— Marty McCafferty, EMT-P, DMT

I am currently taking a master scuba diver course. Our instructor wants us to dive an extended time at depth. Is that safe with regards to nitrogen buildup? I have an upcoming dive with the following profile:
130 feet: 20 minutes
98 feet: 2 minutes
65 feet: 2 minutes
40 feet: 4 minutes
30 feet: 5 minutes
20 feet: 6 minutes
10 feet: 16 minutes
Every time above 130 feet includes a one-minute ascent. Is this a safe profile, or should it be more conservative?


profile you describe is within the limits of currently available dive tables and is slightly more conservative than the U.S. Navy dive tables. The dive profile is decompression (deco) diving, which requires decompression stops, and all these tables were developed for square profiles. I assume your instructor chose these times based on the dive tables of your training organization or a commercially available dive planner.

If you are concerned about an increased risk of decompression sickness (DCS), you can consider options to make the dive more conservative, such as the following:

  • Add time to the shallower deco stops (e.g., another two minutes at 20 and 30 feet), and follow the ascent rates that your instructor proposed. Ascent rates are one of the main keys to safe decompression.
  • Add enriched air nitrox (EAN) as a decompression gas starting on the deco stops to add oxygen to your decompression phase and speed up nitrogen elimination. Keep the same times as for the air profile, even if you switch to EAN.
  • Decrease your bottom time by a few minutes.

It is always important to stay well hydrated before every dive, especially in deco diving.

For more information, read "Conservative Diving" (Alert Diver, Summer 2013) at

— Frauke Tillmans, Ph.D.

DAN's guidelines for flying after diving are for cabin altitudes between 2,000 and 8,000 feet. What are the guidelines for divers who will be flying at altitudes outside of that range?

Most commercial flights keep cabin pressures between 2,000 and 8,000 feet (0.91–0.77 atmospheres). DAN has conducted and funded extensive human research to study the effects of exposures to those altitudes following different dive profiles and surface intervals. Researchers formulated guidelines at DAN's Flying after Diving Workshop. You can learn more about the guidelines at or download the full workshop proceedings at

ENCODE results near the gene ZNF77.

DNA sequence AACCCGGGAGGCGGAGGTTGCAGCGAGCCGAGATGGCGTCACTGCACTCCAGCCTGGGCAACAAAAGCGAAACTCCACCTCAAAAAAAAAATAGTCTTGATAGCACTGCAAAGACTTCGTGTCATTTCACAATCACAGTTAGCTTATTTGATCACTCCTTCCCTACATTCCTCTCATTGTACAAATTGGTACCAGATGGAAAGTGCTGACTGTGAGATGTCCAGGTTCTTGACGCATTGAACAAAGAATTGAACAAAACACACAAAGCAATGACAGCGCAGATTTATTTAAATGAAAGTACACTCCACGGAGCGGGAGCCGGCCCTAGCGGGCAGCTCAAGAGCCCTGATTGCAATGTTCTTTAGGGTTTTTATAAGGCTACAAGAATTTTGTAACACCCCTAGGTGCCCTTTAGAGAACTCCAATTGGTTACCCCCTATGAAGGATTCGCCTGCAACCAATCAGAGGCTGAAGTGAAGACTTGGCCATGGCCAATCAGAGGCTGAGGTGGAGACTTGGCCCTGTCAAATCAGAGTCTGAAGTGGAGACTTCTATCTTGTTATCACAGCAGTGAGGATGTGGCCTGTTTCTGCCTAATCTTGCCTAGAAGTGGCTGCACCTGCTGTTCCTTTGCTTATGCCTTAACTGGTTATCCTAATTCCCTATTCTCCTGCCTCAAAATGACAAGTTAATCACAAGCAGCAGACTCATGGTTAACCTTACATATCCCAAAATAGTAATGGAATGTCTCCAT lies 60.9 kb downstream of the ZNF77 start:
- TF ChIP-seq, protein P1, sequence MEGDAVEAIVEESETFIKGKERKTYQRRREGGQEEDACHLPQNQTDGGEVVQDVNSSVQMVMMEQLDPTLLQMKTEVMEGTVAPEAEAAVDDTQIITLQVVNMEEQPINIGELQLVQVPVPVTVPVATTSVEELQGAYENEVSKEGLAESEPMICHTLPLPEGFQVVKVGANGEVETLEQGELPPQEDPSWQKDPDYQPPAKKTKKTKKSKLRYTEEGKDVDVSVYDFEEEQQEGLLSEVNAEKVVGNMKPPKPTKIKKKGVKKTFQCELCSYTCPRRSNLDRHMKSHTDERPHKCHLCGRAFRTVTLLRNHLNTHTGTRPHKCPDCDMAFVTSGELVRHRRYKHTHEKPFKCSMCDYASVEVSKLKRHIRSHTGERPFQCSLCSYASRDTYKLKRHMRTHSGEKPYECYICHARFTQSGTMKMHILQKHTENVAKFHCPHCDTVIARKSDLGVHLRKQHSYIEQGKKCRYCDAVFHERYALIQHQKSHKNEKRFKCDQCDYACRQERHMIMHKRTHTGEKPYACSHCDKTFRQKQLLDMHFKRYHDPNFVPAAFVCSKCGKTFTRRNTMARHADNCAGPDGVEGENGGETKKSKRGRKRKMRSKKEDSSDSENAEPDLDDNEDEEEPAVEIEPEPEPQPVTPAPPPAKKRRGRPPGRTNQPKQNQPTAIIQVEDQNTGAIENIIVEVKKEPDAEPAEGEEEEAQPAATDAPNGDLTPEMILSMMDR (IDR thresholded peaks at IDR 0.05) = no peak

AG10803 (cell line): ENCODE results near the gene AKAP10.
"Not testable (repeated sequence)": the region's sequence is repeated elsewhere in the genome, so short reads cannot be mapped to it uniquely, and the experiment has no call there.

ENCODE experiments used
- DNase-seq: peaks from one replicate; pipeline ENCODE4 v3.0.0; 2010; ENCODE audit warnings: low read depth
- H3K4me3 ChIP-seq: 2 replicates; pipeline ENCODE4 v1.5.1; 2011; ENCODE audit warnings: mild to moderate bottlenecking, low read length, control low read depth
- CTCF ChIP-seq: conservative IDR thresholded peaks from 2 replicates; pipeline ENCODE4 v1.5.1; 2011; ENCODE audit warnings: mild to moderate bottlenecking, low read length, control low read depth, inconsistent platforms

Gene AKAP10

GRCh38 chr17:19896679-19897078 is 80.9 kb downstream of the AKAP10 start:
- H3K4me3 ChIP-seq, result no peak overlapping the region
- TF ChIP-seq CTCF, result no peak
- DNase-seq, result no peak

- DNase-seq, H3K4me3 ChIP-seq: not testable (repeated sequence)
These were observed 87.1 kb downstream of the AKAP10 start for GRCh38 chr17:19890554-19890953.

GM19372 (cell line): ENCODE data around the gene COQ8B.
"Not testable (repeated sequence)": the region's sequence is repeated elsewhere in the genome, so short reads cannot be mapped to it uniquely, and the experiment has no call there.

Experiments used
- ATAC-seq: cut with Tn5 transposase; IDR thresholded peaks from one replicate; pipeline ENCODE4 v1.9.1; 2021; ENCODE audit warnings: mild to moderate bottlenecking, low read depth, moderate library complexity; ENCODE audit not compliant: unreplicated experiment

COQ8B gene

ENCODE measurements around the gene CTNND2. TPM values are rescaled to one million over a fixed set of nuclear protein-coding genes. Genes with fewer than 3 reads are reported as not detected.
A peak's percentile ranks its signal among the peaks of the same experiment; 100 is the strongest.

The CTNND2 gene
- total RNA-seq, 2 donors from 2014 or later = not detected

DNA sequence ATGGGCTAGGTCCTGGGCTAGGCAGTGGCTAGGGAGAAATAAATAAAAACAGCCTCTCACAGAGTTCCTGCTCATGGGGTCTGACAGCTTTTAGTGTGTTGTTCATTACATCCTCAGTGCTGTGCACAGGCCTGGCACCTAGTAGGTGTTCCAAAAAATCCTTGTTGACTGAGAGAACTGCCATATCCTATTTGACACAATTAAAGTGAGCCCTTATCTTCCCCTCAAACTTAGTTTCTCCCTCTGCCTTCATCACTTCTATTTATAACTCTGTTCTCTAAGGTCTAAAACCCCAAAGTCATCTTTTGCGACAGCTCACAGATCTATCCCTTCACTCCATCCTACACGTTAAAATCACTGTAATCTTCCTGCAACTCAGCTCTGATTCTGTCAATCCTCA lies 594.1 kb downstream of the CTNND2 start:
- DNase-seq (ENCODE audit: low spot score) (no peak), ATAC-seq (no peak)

There is not enough data to give you precise recommendations on what to do outside that range, but if you consider that the lower the altitudes, the higher the cabin pressure, the less of a physiological insult (and vice versa), you could rationalize a sensible approach to mitigate the risks.

  • For flights at cabin altitudes lower than 2,000 feet, you could theoretically have a slightly shorter surface interval before flying, but we suggest you follow the proven guidelines.
  • For flights at cabin altitudes between 8,000 and 10,000 feet, you should consider hypoxia as an added stressor to the decompression stress induced by decreased barometric pressure. Without supplemental oxygen, you can control only the preflight interval, and rationale suggests the longer the better. A sensible approach to this scenario could be to double the recommended surface interval times for the preceding dive history: 24 hours instead of 12 hours for a single no-decompression dive; 36 hours instead of 18 hours for multiple days of diving or multiple dives a day; and about 48 hours for dives requiring mandatory decompression stops.

These studies did not consider situations in which a diver returns from a dive trip and lands at an airport located above 8,000 feet of altitude. For such cases we suggest at least doubling the recommended times for the preceding dive history.

— DAN Research and Medicine

© Alert Diver — Q2 Spring 2019